She plucked the entire sample book out of my hands.
" This is it!"
" BeeDee. Lets go back to the other swatch."
" Fishy! I adore this fabric. It's perfect in every way."
" BeeDee, it's beautiful but that is an investment fabric".
" What kind of investment?"
"Significant. I think we could get a yard, maybe two of this to add impact. We shouldn't consider this for your draperies. You have this entire window wall  and ten foot ceilings which requires 35 yards of fabric"
"We are not poor!"
"I noticed. But like you told me before , you do not want any fabrics in this house which will not hold up to peanut butter and jelly fingers. That you want all your grands to feel welcome and loved in every room. That you did not want your children to have a melt down if their kids put feet on the furniture. This textile does not meet this criteria. Can we go back and look at this other swatch?"
" No. I like this one the best of everything I have seen today.
Let's use this as our inspiration fabric and move forward."
There was a pause before responding,
" Great".
BeeDee gave me a measured look.
ANY designer would love to have a client say " I want what I want  damn the costs". Certainly BeeDee can afford anything she wants. But this is not her "show and tell" house it is her "lake house" and  while she loved this fabric, I knew she would not buy it.
" Fishy."
" Um hum"
" Investment fabric? What does that mean?"
"In this case it means the fabric is a tight gauge, combed linen ground with hand embroidery made to order which is reflected in the price."
" Is this one of those hundred dollar a yard fabrics?"
"No."
"Well then, lets continue on".
I started pressing buttons on a calculator.
"It's $413.40 per yard including tax.
According to this calculator, 35 yards  would cost  $14,469.00 plus shipping from India."
Teflon coating to make it  jelly proof would be a few hundred more." 
There was a sudden stillness in the room.  I wasn't certain but I thought there was a fifty fifty chance she  might succumb to the urge and smack me with the swatch book. I looked her in the eye and said,
" Hand me the book BeeDee"
She did not. She was still taking my measure.
" Why did you show me this fabric  Fishy?"
" I did not  SHOW you the fabric. It was in the swatch book with a fabric I did want you to see.
Let's forget about this fabric and go back to our options."
" Why did you even bring this book onto my property?"
" Do you want me to go  put it in the car?"
" I am just so mad. Is this what designers do? Bait you with love and hit you with dollar signs?"

I looked around at her multi-million dollar views in her multi-million dollar home and thought to myself what client would buy this fabric? It is beautiful. It is also quiet, understated.  Not too many would.  A few maybe, like BeeDee who has a love for beautiful handarts and the funds to indulge that love.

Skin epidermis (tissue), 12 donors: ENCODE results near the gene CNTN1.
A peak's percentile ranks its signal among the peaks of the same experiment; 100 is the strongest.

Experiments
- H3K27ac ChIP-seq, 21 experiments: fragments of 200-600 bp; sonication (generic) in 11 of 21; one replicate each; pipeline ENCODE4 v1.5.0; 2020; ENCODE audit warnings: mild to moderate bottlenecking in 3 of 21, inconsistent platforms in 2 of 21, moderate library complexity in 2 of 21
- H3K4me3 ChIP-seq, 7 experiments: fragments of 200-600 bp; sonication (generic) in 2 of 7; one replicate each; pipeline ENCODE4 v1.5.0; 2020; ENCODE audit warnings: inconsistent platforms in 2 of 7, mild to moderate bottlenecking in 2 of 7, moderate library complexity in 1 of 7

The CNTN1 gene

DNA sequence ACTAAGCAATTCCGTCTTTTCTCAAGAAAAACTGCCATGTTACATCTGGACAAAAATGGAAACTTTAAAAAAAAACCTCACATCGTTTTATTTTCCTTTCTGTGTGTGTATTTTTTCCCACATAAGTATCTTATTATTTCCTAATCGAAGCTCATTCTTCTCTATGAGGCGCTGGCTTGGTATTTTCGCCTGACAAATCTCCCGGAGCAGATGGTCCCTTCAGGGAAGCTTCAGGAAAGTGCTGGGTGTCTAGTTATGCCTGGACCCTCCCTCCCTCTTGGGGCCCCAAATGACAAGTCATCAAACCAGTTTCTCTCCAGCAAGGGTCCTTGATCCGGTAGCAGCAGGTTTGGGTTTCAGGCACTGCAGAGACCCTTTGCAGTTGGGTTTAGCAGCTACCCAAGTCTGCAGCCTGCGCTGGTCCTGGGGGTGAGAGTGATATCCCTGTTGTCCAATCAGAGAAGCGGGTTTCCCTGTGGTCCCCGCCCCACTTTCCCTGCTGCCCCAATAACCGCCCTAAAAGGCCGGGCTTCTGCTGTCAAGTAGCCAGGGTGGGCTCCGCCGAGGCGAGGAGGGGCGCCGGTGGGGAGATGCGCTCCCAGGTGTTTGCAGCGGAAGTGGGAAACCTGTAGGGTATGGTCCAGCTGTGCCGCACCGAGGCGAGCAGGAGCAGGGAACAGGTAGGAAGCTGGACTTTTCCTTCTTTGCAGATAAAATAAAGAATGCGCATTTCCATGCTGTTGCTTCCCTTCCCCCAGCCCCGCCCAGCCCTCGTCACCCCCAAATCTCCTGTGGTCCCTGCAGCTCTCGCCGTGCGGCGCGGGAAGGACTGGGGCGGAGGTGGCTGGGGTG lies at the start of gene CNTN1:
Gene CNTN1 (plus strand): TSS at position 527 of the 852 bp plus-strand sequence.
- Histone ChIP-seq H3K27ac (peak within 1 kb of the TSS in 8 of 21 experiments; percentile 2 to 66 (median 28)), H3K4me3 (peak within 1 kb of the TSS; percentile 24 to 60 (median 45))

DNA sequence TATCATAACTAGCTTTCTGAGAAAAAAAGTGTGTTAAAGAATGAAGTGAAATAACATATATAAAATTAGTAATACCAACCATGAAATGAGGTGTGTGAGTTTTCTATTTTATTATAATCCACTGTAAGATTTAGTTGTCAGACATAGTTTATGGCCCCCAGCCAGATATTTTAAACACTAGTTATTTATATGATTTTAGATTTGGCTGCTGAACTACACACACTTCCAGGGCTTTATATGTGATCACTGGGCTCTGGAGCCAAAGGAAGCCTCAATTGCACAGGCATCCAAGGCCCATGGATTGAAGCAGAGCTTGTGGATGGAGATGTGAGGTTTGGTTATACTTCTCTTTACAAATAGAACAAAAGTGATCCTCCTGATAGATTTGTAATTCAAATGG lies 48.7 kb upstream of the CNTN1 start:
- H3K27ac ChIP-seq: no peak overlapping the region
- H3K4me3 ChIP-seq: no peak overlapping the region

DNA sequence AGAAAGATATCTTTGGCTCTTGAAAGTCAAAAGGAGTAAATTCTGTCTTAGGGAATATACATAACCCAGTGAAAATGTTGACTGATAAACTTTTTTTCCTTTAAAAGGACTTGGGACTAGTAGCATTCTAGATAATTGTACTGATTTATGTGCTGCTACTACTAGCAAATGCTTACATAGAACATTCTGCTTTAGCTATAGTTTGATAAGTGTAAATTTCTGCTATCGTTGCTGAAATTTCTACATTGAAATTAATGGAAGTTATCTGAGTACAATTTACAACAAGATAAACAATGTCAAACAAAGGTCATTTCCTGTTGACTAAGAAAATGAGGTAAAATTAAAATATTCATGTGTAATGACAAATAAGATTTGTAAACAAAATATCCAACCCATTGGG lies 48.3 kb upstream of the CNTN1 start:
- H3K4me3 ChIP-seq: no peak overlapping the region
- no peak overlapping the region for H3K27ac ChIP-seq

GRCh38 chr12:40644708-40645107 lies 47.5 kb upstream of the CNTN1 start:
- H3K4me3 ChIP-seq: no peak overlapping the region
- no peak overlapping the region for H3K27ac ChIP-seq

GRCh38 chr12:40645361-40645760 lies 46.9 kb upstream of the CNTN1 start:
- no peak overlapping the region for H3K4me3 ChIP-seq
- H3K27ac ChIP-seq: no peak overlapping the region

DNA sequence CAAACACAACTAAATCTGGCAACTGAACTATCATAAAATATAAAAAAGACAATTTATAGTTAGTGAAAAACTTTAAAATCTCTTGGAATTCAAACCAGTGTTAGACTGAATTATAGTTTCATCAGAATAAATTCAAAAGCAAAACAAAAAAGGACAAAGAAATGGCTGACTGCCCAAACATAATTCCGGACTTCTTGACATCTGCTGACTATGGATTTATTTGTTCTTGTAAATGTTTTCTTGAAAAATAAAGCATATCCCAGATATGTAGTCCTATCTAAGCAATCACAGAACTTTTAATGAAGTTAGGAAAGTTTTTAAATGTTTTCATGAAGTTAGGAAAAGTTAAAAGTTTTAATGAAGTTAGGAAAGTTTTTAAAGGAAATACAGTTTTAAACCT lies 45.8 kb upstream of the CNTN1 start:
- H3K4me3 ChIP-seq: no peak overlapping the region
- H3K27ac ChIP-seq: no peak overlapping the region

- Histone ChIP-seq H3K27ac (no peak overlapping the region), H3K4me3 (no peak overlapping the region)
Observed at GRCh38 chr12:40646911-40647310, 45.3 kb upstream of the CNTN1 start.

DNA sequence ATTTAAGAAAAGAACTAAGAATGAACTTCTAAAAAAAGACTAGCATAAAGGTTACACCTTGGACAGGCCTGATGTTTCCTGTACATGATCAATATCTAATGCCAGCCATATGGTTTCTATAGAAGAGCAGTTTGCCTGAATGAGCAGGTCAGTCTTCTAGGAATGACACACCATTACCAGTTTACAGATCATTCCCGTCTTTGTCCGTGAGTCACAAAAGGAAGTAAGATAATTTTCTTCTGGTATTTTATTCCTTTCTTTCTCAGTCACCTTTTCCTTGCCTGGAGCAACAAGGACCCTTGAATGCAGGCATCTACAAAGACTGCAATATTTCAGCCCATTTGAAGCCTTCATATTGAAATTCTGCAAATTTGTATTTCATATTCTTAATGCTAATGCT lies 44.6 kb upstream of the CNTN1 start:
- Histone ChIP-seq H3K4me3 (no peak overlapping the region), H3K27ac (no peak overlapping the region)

" BeeDee, let me tell you about this  fabric. It's made in India. In a horrible building. There are women there with babies in their bellies and another strapped to their back. They sit on the floor on a pile of scraps for back breaking hours  trying to concentrate on the perfection of the stitches. There is an overseer who walks down the rows to keep the women from chatting too much and, to make sure the workmanship is impeccabe. If it is not they will not be paid for the days work. They will maybe earn  a dollar for every linear inch  they embroider. That's forty eight inches. They will not earn much for their artistry, sacrifice and effort. That dollar is life to them. That's the real 'investment' of this fabric.   You actually can afford  all of this you could possibly want, it just offends your sense of decency. Mine too."

After a lengthy pause she said,
"Do you drink?"
"Yes, please"




















14 comments:

Aunty Belle said...

uhm....almost speechless --gracious.

I can identify wif' lettin' draperies fray to shreds rather than choose a "colorway" that ain't perfect. I has --of necessity--had to learn to like shabby because the world of design controls what colors and designs are "in". Fer that alone, "designers" irk me. I doan mean FISHY of course, I mean them who decide from some Valhalla that mustard is the new ivory.

I like yore BeeDee.

fishy said...

Huh?
I'm pretty creative but I just cannot imagine a "speechless" Aunty!
Is you speechless over the price or the situation for the embroiderers?

There is a fabric "valhalla" and it irks the bejeebers out of we designers, most every day. You'se a writer, it would be like someone took away a letter of the alphabet and expected you to be able to carry on.

The good news is we did find bedroom fabrics for BeeDee, within her criteria and her budget. She is very happy. Me too as I so like and admire this woman. And, there is that bell ringing compulsion ...

chickory said...

The situation with the indian fabric is killing artists everywhere. here and there. In a shop a few months ago betty and i were standing near the register where we admired some small handcrafted bags (about 6 x8) which had layers of fabric hand stitching and lots of beadwork. 18 dollars. what a deal! said a lady in a group near by. "yeah, if you like slave labor! How much do you think the maker of this item gets...18 dollars here, that means roughly 9 dollars wholesale, probably less...trickle down to some dollar a day seamstress in the third world"

horror on sales chick and groups face. Betty hooked my arm and led me out of the shop saying "we'll just be leaving now"

I like you and beedee! how does one get an invitation for drinks! Im ready. and my hands are jelly free!

thoughtful story....and interesting work you have, Fish.

fishy said...

Exactly!
I would so love to sell yards of these fabrics if I thought the women perfecting the handcrafts would be getting the rewards. I am sure many start in this by age 12 or 13 ....

My guess is you would adore BeeDee. She is awesome. I love her wisdom in not getting out the checkbook at every new house or continent. Instead she helped all her children unite as a family by having everyone participate in making the new location "home".